BB&T Contributing Editor
Chris E. Rivera
Chris Rivera has been president of the Seattle-based Washington Biotechnology & Biomedical Association (WBBA) since January 2009. Prior to joining the WBBA, he was the founder and CEO of Hyperion Therapeutics, a specialty biopharmaceutical company focused on the development and commercialization of therapies for gastroenterology and hepatology diseases.
Prior to starting Hyperion, Rivera was senior vice president of commercial operations at Tercica, where he was responsible for developing and overseeing Tercica's global commercialization strategies and was intimately involved in the development and consummation of an international cross-licensing collaboration with Ipsen.
As senior vice president of Genzyme Therapeutics, he was largely responsible for building the company's U.S. renal division and assisted in the launch of Renagel (sevelamer hydrochloride) globally. Earlier in his career, he helped build the initial commercial organizations at Centocor and Cephalon.
BB&T: Washington long has been a center of development on both the biotechnology and biomedical sides of the life sciences. How is the med-tech sector in your state doing these days?
Rivera: The overall state of the life sciences in Washington is extremely healthy. We conduct an annual life sciences economic impact study and present that at our annual meeting, which was last October. From 2007 to 2009, the biotech and med-tech sectors grew at an average of about 5% during that two-year timeframe, which was the heart of the recession, while other private-sector jobs in Washington state declined by 4%. We're now one of the five largest industries in our state, and the fastest-growing.
BB&T: Are there particular segments that stand out to you and your membership as areas for growth?
Rivera: Where Washington is not only a national leader but a global leader is, on the drug side at least, specialty areas like oncology, immunology and infectious disease; we are leaders in those areas. On the medical-device side, we're extremely strong in ultrasound imaging, which was invented at the University of Washington and spun out. A company called ATL was formed and then acquired by Philips, which manufactures the vast majority of its ultrasound equipment here in Bothell, just north of Seattle. Defibrillators were invented here, and Physio-Control is still based here. The University of Washington's department of bioengineering is one of the more productive as far as intellectual property and company spin-outs, so we see a lot of device companies coming out of there.
Another area that's growing very quickly is our global health community. Seattle has the largest concentration of global health organizations outside of Geneva, Switzerland. Obviously the Gates Foundation is the most notable, but organizations like PATH and Seattle Biomed have been around for more than 30 years. PATH in particular develops low-cost medical devices that are used in developing nations.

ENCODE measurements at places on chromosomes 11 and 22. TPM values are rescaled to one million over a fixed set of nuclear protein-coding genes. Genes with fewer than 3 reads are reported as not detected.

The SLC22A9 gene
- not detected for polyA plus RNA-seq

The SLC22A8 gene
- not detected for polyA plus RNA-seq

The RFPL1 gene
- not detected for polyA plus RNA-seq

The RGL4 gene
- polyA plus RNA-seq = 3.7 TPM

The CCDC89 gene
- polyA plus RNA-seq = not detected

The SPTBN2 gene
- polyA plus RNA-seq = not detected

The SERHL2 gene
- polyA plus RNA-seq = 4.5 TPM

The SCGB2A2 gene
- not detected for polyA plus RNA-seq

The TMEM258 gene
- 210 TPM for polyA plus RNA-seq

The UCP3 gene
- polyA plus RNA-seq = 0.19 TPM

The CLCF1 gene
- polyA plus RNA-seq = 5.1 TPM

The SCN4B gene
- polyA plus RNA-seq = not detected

Some other sectors that are doing well, with a lot of the research coming out of eastern Washington, are the bioagriculture, biofuels and veterinary medicine areas. There are a number of companies that have been started and are doing well in those spaces.
Another area that I'm tremendously excited about, because I think that's where healthcare is going in the next decade or two, is digital biology – where high-tech is meeting life sciences. Companies like Microsoft and Amazon are making significant investments in informatics and personalized medicine and electronic medical records and things like that. The researchers at the University of Washington and other local institutions are world leaders in this area, and we have a number of companies that have been emerging in the digital biology space over the last several years.
BB&T: It seems to me from what I know of your area that personalized medicine is an area that is a strength for you going forward.
Rivera: In fact, we just had an event last night at which Dr. Leroy Hood on the Institute for Systems Biology keynoted on personalized medicine, and it really is a core area of strength. Nationally, we have healthcare reform and comparative effectiveness that are looking for ways to make sure that our healthcare dollars are being spent more efficiently. Internationally, with global health, the question is how do we care for 7 billion people worldwide, many of them aging and having the same challenges that developed nations have. The projections are that over the next decade or so, everyone is going to have his or her genome, and it's going to be part of your medical record. In many cases, you're going to have on a PDA what you're predisposed to have, what the potential action item could be to make sure you do everything you can to be preventive and participatory in your own healthcare outcomes.